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I appreciate that Robert Greene’s article “Give Protests a Chance” [August 25–September 2] intimates, two years after the fact, that tens of thousands of Act Now To Stop War & End Racism volunteers and others were able to do what the Bush administration said no one could do — stymie his immediate plans to invade Iraq. Anti-war activists, both seasoned and first-timers like Mr. Greene, revealed the strength of a massive, united movement in this country and around the world, in spite of the best efforts of commercial and alternative media to deliberately demoralize and misinform the public.

Thank you, Robert Greene, for characterizing the millions of people in the international anti-war movement as “a force that politicians and policymakers [have] to reckon with.” Remember that we all remain a part of this force no matter who wins this coming election. None of us can afford to stop organizing and attending these protests, not even Greene, who honestly describes himself as someone too “mainstream” to understand the importance of including the Palestinians’ right of return and the fight for Mumia Abu-Jamal’s freedom.

ANSWER and other organizations use their protests to unite struggles both local and worldwide. They believe protesting the attacks on working people and immigrants here at home is as crucial as protesting wars against Muslims and Arabs in the Middle East. It’s all one struggle that all of us in the streets must continue to fight. Robert Greene may not yet realize this, but his article reveals that enough of us understand the importance of continuing to fight side-by-side.

—Joe Delaplaine
Santa Monica

As a public gathering in which individuals can both express and discuss their political views and frustrations, protests have the potential of subverting the hegemonic power of mainstream political logic. It is precisely such questions as “What does Mumia have to do with the war in Iraq?” that protests allow us to pose. Robert Greene’s comical description of his effort to find a “safe” place in the October 6, 2002, anti-war march reveals the frankly religious notion of purity that imbues his article. To his horror, he was confronted with people engaged in a variety of political struggles who believed that the pre-emptive war in Iraq was intimately bound with an ideology responsible for the U.S.’s support of the occupation of Palestine, the imprisonment of Mumia and a host of other issues.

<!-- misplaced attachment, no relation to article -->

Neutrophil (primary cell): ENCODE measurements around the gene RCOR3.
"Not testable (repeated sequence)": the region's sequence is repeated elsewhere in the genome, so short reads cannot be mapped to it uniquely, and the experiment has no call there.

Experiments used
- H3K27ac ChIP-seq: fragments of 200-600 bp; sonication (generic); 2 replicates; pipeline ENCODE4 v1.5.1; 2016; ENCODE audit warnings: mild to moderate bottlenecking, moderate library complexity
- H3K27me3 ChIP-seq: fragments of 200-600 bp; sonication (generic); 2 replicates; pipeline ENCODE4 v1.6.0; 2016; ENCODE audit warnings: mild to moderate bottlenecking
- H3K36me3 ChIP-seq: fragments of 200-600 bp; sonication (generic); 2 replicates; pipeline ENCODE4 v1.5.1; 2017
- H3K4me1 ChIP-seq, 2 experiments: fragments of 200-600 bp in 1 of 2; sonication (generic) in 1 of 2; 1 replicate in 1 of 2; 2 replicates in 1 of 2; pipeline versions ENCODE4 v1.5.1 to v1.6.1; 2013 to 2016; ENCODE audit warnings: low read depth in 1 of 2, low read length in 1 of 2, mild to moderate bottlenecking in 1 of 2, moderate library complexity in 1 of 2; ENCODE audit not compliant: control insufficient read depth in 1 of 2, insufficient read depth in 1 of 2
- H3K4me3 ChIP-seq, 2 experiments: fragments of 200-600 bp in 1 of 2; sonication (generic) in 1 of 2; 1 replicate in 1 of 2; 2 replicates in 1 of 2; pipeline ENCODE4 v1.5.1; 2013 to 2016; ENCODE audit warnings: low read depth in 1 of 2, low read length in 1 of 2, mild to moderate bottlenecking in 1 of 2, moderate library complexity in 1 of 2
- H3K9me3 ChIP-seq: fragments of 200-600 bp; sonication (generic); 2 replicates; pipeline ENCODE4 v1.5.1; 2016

While Greene could have capitalized on this opportunity to deal with such arguments, he chose to cowardly shield himself with the familiar drivel that these anti-war marches were not the proper “time or place” for “Stone Age” leftists to make their uncomfortable interventions, as if the supposed purity of his own political stance may become tainted in the process. In a time when America needs more than anything else a debate over the essential values and logic inherent in both Democrats and Republicans’ policies, efforts like Greene’s to demarcate the boundaries of acceptable debate at spaces of collective resistance represent the real obstacles to a successful left-wing movement.